Thursday, February 12, 2015

Reflections On The Fall

“The fall of Man” by Cornelis Van Haarlem, 1592
Following the creation of mankind in sacred scripture we find almost immediately that, in giving his favorite creation free will, God opened the door to bad choices.  In the third chapter of the Book of Genesis (Genesis 3:1-10) we find the account of “the Fall.” 

Now the snake was the most cunning of all the wild animals that the LORD God had made. He asked the woman, “Did God really say, ‘You shall not eat from any of the trees in the garden’?”

The woman answered the snake: “We may eat of the fruit of the trees in the garden; it is only about the fruit of the tree in the middle of the garden that God said, ‘You shall not eat it or even touch it, or else you will die.’”

But the snake said to the woman: “You certainly will not die!

God knows well that when you eat of it your eyes will be opened and you will be like gods, who know good and evil.” The woman saw that the tree was good for food and pleasing to the eyes, and the tree was desirable for gaining wisdom. So she took some of its fruit and ate it; and she also gave some to her husband, who was with her, and he ate it.

Then the eyes of both of them were opened, and they knew that they were naked; so they sewed fig leaves together and made loincloths for themselves.

When they heard the sound of the LORD God walking about in the garden at the breezy time of the day, the man and his wife hid themselves from the LORD God among the trees of the garden. The LORD God then called to the man and asked him: Where are you?

He answered, “I heard you in the garden; but I was afraid, because I was naked, so I hid.”

Then God asked: Who told you that you were naked? Have you eaten from the tree of which I had forbidden you to eat?

The man replied, “The woman whom you put here with me—she gave me fruit from the tree, so I ate it.”

The LORD God then asked the woman: What is this you have done? The woman answered, “The snake tricked me, so I ate it.”

That event opened the door to sin and death and spoiled the innocent creation that was man and woman. The Fall closed the gates of our eternal home with the Father.  Our adoption by him was forfeit.  This fallen state continued until, at long last, God was pleased to send his Only Begotten Son, Jesus the Christ, into the world and the Gates were once more reopened.

We consider for a moment a deeper warning contained within this story which uses figurative terms to describe a primeval event (CCC 390). God created mankind with his own intellect which includes a keen sense of curiosity.  From earliest times, we have sought to understand God’s creation, over which he gave us dominion (Genesis 1:28-31).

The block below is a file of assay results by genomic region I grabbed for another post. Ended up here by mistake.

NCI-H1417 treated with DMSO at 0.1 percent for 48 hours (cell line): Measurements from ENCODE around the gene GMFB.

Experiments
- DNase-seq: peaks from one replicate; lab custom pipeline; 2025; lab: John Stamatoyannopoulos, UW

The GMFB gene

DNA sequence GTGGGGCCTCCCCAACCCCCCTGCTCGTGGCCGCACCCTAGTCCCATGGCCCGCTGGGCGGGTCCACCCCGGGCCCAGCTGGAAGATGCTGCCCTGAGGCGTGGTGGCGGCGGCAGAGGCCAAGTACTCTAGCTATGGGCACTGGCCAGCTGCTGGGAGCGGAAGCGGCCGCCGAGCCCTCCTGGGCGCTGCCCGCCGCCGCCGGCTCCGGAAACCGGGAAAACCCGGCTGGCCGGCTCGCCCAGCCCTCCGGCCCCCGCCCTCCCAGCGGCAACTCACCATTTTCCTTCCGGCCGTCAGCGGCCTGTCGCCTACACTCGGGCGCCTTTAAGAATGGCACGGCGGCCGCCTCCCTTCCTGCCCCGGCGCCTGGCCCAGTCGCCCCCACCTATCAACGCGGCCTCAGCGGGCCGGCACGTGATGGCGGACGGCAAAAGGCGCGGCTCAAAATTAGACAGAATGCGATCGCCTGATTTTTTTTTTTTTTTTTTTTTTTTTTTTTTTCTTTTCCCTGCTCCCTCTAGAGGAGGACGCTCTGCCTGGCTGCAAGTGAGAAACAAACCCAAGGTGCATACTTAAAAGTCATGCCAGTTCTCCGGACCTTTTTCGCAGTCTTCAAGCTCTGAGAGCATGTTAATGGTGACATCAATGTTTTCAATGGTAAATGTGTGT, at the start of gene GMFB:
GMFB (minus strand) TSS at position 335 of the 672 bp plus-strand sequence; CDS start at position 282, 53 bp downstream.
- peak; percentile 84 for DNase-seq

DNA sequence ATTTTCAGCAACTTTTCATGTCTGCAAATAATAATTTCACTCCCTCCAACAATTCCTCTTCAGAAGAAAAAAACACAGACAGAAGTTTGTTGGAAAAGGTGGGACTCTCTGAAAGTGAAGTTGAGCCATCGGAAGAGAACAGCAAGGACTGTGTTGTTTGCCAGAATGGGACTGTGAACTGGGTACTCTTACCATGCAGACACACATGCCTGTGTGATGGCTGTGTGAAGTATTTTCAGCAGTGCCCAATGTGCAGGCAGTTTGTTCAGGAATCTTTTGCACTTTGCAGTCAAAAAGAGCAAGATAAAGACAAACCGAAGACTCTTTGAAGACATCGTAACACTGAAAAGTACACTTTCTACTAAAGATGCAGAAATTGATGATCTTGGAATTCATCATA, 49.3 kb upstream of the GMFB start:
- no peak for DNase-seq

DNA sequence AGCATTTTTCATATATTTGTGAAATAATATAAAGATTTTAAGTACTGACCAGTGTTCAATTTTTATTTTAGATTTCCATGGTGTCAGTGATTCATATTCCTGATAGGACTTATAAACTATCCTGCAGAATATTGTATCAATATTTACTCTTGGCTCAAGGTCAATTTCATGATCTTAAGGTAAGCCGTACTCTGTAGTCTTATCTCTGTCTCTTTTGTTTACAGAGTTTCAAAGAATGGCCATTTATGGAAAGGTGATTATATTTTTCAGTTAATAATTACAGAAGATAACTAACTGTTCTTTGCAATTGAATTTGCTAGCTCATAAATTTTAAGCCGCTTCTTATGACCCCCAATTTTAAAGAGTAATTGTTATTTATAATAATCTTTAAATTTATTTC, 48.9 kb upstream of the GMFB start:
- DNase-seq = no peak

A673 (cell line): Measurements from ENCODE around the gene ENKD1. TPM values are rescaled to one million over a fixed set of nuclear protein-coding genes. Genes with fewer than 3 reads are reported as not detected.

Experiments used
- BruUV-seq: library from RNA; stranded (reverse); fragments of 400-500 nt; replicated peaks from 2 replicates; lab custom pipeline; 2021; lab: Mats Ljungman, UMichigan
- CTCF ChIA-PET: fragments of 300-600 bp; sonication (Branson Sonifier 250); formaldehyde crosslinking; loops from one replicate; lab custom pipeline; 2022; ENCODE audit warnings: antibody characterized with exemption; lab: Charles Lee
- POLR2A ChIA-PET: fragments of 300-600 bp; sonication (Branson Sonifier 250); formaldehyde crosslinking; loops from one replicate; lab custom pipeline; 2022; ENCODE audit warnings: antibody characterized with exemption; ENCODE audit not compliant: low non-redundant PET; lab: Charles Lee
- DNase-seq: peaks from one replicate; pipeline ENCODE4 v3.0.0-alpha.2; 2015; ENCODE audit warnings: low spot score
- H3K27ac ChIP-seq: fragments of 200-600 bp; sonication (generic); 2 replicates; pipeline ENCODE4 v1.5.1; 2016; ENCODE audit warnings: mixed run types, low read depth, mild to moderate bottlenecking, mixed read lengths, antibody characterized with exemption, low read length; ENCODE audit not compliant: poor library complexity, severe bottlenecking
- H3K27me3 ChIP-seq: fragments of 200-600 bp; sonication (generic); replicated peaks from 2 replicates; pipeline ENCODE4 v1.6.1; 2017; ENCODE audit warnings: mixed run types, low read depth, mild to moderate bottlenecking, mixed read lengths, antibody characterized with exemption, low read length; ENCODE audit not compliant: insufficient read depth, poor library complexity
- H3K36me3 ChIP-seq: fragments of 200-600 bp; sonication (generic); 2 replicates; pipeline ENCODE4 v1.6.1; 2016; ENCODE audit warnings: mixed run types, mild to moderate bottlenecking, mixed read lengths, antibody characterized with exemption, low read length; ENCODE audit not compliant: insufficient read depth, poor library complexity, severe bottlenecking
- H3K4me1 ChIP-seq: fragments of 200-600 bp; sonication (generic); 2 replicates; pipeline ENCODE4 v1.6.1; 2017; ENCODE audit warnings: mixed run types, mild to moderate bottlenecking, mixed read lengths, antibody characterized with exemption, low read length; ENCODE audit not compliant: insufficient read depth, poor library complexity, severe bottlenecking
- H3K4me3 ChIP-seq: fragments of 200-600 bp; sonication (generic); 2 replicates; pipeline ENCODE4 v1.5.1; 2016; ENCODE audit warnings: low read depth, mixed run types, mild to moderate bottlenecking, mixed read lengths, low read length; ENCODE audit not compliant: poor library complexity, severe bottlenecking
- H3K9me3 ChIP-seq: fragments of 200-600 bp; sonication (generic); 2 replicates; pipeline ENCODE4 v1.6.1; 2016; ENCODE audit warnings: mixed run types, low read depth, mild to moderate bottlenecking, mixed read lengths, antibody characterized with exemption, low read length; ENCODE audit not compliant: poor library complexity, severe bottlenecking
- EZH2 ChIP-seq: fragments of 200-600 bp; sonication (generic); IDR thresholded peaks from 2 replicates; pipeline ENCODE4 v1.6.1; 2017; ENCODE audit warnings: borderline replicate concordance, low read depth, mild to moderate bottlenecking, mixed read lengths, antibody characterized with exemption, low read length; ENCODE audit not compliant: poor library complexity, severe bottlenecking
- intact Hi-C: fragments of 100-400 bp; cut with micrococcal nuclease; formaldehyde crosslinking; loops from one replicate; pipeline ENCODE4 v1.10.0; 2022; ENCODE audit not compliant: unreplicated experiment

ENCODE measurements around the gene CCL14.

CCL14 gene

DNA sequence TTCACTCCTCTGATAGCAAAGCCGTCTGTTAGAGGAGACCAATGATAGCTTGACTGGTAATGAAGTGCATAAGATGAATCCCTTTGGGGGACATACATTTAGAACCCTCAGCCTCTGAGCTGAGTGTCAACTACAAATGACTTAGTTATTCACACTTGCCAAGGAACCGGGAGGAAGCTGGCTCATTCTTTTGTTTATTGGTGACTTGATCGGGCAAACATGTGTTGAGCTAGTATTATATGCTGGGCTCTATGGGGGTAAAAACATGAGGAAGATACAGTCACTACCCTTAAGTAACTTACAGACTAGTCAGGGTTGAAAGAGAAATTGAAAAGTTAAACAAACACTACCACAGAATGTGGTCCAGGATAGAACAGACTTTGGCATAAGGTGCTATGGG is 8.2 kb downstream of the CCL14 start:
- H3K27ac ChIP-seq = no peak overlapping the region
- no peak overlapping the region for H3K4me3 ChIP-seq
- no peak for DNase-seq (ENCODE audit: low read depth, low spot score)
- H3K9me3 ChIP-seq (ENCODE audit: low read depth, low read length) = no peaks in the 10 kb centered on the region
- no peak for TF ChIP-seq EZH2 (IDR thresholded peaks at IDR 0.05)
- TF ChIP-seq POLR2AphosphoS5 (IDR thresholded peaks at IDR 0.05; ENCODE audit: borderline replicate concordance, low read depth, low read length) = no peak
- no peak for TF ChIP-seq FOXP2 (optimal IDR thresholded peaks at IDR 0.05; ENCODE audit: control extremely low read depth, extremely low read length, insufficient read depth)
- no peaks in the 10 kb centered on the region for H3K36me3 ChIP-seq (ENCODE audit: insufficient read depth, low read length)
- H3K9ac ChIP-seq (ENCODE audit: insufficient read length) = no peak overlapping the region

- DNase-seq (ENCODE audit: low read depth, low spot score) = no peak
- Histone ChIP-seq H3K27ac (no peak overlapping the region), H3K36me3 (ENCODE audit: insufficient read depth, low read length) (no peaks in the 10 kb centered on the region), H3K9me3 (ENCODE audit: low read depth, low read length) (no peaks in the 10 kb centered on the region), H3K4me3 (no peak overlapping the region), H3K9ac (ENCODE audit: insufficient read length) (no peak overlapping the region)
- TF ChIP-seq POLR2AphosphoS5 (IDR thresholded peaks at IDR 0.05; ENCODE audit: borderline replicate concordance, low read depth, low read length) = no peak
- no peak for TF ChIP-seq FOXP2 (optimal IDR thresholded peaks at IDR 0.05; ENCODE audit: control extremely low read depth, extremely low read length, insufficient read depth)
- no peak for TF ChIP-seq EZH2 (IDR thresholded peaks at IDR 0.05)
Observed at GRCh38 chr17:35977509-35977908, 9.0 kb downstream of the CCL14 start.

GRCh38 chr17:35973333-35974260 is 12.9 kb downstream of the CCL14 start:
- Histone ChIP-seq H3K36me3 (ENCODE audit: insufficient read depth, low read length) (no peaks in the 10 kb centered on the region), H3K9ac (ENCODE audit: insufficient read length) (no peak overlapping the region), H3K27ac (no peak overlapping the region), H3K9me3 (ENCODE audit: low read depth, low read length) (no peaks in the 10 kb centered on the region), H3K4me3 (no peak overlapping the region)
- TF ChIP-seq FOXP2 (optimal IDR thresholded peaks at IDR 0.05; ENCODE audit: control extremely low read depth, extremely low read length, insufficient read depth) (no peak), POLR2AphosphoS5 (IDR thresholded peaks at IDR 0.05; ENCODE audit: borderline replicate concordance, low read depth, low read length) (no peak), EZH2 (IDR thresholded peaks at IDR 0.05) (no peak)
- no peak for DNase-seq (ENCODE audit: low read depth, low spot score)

The problem arises when curiosity is de-coupled from faith.  Over the past five hundred years, especially in the Western World, intellectual pursuits have taken center stage in the development of human society.  The idea of innocent faith has been disparaged on an increasing level by those whose basic formation omitted the development of a firm and lively faith.  It was as if, for a majority of those studying the natural world, there was no interest in the metaphysical, the things of God.  There were only problems to be solved and mysteries to be uncovered.  And always in the ear of these eager and gifted explorers was the voice of the serpent; “you will be like gods.

With no voice of God to hold them accountable and no knowledge of God to provide a moral road map, the wonder of God’s creation was relegated to simply a series of natural laws and random chaotic acts of nature.  No one warned them that pursuit of wisdom without appreciation for the foundational faith in God would lead them also to the ultimate realization also found in the story of the Fall; shame, strife, suffering, and most damning, separation from God.  In their pursuit of pure knowledge, they have forgotten the author of all knowledge and have embarked on their own fall.  This crushing failure of human intellect is most visible in the halls of academia, most especially in the hard sciences; physics, math, biology, and chemistry.  But it is also epidemic in the social sciences as well.

The real problem comes when those who would be like gods are responsible for educating children over generations who have likewise not be given a deep and lively faith by their first teachers, their parents.  Coming into these halls of learning they are immediately, in more subtle terms told “you will be like gods.“  And if they cannot hear the message and recognize its origin, they too will forget the Creator and look only at the mystery of the created.

God certainly inspired the authors who penned sacred scripture all those millennia ago.  His message was both obvious and hidden (as St. Augustine said “The New Testament is hidden in the Old, and the Old Testament is revealed in the New.”).  The deeper biblical truth in the story of the Fall is that there is a danger in the pursuit of knowledge, but only if we forget the source of all knowledge who is God.


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